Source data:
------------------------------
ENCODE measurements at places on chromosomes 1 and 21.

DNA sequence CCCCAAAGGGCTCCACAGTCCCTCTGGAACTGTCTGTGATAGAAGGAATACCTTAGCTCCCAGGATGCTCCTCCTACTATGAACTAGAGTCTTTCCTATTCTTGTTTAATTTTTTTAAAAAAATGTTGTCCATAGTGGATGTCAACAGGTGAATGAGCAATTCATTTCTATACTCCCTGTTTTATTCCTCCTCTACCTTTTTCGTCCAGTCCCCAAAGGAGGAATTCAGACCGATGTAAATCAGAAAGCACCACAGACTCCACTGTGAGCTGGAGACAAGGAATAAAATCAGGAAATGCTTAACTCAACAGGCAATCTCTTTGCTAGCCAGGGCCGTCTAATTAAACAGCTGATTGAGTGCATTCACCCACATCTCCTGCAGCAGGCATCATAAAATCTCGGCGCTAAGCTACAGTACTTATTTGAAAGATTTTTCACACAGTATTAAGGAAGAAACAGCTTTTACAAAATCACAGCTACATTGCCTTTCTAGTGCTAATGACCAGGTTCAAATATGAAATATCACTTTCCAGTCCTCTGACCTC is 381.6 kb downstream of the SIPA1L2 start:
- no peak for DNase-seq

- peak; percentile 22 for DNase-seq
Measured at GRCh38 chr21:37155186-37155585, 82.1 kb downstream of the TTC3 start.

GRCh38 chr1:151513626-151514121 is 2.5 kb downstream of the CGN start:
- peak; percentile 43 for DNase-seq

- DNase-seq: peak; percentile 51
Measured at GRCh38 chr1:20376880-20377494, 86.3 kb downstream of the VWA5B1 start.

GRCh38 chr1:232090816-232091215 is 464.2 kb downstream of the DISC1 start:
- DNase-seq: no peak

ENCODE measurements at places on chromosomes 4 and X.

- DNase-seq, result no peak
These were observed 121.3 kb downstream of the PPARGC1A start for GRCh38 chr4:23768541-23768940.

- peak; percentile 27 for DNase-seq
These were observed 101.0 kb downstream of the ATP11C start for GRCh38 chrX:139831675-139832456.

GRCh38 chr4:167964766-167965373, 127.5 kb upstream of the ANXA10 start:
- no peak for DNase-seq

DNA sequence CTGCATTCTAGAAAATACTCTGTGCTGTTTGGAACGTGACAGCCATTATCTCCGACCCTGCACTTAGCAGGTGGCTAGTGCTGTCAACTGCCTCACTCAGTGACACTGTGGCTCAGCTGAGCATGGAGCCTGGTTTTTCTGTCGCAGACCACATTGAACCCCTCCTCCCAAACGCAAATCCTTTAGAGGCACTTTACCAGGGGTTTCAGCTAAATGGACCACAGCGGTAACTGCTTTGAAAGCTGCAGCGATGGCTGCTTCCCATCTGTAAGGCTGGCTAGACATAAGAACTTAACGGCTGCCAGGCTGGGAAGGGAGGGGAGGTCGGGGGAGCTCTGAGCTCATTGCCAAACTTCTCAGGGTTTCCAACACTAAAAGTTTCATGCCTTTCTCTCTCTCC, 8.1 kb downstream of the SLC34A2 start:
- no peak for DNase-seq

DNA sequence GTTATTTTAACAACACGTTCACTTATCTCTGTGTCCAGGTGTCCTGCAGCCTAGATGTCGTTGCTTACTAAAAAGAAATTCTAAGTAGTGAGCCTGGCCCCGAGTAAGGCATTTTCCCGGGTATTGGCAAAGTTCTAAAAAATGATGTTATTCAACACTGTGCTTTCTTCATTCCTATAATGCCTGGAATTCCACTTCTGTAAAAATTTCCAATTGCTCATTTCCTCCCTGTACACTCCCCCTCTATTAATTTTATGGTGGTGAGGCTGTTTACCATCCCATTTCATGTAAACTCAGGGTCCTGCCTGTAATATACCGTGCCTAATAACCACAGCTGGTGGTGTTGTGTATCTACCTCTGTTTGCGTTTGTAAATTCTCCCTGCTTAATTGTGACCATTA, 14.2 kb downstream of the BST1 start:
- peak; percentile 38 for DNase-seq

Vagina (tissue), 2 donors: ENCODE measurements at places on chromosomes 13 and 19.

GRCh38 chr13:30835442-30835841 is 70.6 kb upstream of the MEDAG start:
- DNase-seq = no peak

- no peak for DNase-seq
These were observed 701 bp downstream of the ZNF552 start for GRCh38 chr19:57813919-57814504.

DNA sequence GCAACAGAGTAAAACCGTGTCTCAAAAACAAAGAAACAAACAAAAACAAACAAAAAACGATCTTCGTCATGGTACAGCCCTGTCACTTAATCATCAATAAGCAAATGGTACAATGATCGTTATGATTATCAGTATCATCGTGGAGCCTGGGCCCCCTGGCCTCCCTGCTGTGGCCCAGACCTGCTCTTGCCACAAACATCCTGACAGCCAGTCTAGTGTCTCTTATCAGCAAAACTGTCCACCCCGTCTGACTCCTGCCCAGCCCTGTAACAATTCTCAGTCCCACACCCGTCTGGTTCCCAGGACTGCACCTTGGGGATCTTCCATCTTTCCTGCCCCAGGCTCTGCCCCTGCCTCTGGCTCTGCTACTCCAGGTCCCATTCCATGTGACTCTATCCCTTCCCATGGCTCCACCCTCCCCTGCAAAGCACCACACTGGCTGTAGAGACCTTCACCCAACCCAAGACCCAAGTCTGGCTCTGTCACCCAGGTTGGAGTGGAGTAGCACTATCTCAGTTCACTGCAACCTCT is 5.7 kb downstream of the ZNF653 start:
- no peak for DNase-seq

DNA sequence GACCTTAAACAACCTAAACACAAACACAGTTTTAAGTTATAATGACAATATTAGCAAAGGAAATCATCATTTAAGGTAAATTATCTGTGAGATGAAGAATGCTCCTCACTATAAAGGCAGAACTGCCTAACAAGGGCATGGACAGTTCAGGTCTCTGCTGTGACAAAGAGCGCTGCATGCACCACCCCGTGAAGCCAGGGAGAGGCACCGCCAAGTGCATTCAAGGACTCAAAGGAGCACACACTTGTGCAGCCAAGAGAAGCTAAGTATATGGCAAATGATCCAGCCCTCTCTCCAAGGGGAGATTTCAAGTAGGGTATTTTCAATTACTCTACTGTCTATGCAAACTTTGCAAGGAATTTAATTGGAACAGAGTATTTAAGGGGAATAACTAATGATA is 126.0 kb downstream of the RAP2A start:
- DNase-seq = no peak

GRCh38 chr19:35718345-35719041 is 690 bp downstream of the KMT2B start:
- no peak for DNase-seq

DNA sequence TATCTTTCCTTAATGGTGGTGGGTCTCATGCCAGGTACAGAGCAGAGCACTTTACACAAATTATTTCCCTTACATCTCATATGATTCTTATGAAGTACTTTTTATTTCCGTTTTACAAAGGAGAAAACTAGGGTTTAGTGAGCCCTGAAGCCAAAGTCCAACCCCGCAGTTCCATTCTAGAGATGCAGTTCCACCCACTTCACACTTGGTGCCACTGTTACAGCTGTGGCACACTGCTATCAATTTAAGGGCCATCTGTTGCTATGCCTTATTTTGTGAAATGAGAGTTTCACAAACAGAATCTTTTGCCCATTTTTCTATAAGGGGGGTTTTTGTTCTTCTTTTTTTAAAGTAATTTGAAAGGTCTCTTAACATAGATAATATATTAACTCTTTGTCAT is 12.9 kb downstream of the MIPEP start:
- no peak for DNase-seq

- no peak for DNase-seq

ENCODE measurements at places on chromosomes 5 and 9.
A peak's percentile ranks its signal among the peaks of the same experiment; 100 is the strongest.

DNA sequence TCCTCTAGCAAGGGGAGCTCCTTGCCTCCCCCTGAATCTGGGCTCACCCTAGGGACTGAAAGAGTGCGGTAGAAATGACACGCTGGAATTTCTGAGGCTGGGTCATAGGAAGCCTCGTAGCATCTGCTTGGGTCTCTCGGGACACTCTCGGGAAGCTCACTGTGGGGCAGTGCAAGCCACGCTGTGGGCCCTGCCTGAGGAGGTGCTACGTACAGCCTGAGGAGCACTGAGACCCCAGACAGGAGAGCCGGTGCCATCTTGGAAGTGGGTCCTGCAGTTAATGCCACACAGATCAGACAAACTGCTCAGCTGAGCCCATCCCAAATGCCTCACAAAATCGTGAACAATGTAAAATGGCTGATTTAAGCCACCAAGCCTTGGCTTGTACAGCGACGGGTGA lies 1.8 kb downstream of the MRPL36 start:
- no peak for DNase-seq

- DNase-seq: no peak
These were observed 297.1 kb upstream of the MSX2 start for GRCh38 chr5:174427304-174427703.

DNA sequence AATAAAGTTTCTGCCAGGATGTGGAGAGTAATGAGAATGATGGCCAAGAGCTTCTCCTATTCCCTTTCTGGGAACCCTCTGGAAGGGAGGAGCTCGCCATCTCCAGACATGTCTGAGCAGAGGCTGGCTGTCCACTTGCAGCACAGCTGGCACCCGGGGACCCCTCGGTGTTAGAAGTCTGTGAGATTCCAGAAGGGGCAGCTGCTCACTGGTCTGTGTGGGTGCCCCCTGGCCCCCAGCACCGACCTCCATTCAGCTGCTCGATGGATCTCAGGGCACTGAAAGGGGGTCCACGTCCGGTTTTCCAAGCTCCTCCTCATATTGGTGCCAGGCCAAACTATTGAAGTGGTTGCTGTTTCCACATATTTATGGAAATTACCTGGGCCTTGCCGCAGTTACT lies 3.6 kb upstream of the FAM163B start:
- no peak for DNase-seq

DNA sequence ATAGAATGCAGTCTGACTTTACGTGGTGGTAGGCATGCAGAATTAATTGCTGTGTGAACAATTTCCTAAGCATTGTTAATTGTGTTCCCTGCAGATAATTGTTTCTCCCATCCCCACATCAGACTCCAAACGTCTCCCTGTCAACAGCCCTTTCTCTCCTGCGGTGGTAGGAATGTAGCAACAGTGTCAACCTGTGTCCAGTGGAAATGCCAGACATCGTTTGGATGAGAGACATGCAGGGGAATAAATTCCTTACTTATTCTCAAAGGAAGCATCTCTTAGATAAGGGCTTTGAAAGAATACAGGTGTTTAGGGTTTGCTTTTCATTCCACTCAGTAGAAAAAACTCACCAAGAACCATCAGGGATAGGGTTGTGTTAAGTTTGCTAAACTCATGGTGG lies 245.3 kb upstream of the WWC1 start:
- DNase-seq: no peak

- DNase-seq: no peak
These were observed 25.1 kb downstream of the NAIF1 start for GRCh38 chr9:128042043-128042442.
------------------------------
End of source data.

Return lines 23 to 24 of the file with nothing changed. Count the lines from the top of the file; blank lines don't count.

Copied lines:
Vagina (tissue), 2 donors: ENCODE measurements at places on chromosomes 13 and 19.

GRCh38 chr13:30835442-30835841 is 70.6 kb upstream of the MEDAG start: